“It’s not as good as it used to be,” he replied. “The great characters and the great speakers have been replaced with a lot of religious fanaticism. I used to go there as a poet. I’ve been speaking since I was 16. My message now is Make Love Not War. In itself, it’s not controversial but, then, everybody else is talking about segregation, about how great their religion is. There tells to be a little bit of an aggressive theme there now.”

“What was it like before?” I asked.

“There were a lot of eccentrics. Years ago, even the religious speakers were loveable eccentrics. They put on a show. That, unfortunately, is not the atmosphere now. But it’s still a place where you can get up on a platform and express whatever you think is fundamentally right or wrong with the world and nothing will happen to you. Of course, there have been isolated fights there, but you won’t be arrested for speaking against the monarchy or whatever. That’s a freedom that should never be trivialised. This Sunday, a film crew want to include me in some filming there.”

“What’s it about?”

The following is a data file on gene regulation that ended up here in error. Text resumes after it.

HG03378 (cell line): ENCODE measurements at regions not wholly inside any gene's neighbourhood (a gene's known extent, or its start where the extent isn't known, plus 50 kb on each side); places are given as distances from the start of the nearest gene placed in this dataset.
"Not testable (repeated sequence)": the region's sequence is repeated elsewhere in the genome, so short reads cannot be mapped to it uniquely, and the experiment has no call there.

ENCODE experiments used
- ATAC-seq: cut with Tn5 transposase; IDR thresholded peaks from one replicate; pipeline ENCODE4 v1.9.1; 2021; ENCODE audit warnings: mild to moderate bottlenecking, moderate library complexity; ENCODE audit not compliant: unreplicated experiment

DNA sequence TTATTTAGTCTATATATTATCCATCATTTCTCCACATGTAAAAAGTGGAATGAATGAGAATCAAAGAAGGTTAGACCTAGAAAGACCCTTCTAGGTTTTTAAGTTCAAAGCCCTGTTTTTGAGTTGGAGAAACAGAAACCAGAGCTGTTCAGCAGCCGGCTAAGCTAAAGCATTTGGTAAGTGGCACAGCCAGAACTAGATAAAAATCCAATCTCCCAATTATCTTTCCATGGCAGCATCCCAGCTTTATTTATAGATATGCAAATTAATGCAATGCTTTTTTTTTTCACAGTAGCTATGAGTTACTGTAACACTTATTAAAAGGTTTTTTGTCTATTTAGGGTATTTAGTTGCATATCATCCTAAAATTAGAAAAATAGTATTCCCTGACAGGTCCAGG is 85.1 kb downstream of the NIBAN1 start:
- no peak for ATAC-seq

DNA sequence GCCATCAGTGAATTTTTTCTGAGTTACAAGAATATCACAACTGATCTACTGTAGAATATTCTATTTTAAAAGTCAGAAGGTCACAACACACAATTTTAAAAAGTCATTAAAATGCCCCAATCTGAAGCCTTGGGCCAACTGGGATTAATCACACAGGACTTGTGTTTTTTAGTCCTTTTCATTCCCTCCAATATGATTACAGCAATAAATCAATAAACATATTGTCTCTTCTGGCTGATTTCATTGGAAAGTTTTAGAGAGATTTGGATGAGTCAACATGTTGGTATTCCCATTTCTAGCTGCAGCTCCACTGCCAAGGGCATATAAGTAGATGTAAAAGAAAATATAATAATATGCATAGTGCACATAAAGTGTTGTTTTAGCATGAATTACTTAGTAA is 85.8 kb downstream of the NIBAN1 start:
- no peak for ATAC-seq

“I don’t know. It’s definitely about comedy and it’s written by a Danish guy. They sent me a script. I don’t think I have to say too much, but they tell me it’s very important… and they’re going to have the Monkey Business logo in the background…”

On YouTube, there is a 2-minute news report of young Martin Besserman at Speaker’s Corner in 1985.

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Comedy club owner Martin Besserman: from sexually-frustrated middle-aged women to increasing monkey business

MartinBesserman1

Martin Besserman last night: “They were bewildered”

I thought Martin Besserman must have been running comedy clubs in London for the last 25 years. He seems to have been around forever.

I was wrong, as I found out when I talked to him last night.

He currently runs two Monkey Business comedy venues in north west London – in Belsize Park/Hampstead and in Kentish Town – the first for higher profile acts; the latter mostly for newer acts.

“Initially,” said Martin Besserman, “I ran a club in Kentish Town at a bar called O’Reilly’s which, when you go in, it looks like everyone’s done something bad in their life.”

“And they probably have,” I said. “It’s your ideal comedy audience.”

“I was upstairs there for about a year,” continued Martin, “and then their former manager recommended me to the Sir Richard Steele pub in Hampstead. And they were very impressed because, within the first month, I had acts like Harry Hill and Omid Djalili and they were bewildered and really impressed that I managed to build it up so quickly. I’ve been there eight years now.”